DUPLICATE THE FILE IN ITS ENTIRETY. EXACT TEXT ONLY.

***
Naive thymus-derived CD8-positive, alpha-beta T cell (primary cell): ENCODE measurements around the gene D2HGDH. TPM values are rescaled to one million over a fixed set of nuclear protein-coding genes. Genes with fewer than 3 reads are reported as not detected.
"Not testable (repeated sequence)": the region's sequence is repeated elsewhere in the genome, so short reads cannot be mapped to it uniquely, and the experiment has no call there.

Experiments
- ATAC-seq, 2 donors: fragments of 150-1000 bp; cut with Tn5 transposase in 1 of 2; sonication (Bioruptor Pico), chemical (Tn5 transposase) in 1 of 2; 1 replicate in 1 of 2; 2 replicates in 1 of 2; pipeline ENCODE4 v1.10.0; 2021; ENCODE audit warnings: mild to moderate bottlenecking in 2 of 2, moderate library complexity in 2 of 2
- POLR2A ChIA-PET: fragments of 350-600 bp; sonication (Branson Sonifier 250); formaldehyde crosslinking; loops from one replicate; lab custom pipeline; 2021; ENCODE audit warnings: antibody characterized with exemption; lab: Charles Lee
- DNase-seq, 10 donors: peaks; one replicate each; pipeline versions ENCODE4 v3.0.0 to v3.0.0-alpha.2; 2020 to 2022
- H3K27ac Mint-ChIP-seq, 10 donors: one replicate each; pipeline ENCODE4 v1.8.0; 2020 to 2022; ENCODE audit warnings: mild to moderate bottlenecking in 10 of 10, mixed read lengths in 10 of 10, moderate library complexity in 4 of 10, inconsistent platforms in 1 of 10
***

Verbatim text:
Naive thymus-derived CD8-positive, alpha-beta T cell (primary cell): ENCODE measurements around the gene D2HGDH. TPM values are rescaled to one million over a fixed set of nuclear protein-coding genes. Genes with fewer than 3 reads are reported as not detected.
"Not testable (repeated sequence)": the region's sequence is repeated elsewhere in the genome, so short reads cannot be mapped to it uniquely, and the experiment has no call there.

Experiments
- ATAC-seq, 2 donors: fragments of 150-1000 bp; cut with Tn5 transposase in 1 of 2; sonication (Bioruptor Pico), chemical (Tn5 transposase) in 1 of 2; 1 replicate in 1 of 2; 2 replicates in 1 of 2; pipeline ENCODE4 v1.10.0; 2021; ENCODE audit warnings: mild to moderate bottlenecking in 2 of 2, moderate library complexity in 2 of 2
- POLR2A ChIA-PET: fragments of 350-600 bp; sonication (Branson Sonifier 250); formaldehyde crosslinking; loops from one replicate; lab custom pipeline; 2021; ENCODE audit warnings: antibody characterized with exemption; lab: Charles Lee
- DNase-seq, 10 donors: peaks; one replicate each; pipeline versions ENCODE4 v3.0.0 to v3.0.0-alpha.2; 2020 to 2022
- H3K27ac Mint-ChIP-seq, 10 donors: one replicate each; pipeline ENCODE4 v1.8.0; 2020 to 2022; ENCODE audit warnings: mild to moderate bottlenecking in 10 of 10, mixed read lengths in 10 of 10, moderate library complexity in 4 of 10, inconsistent platforms in 1 of 10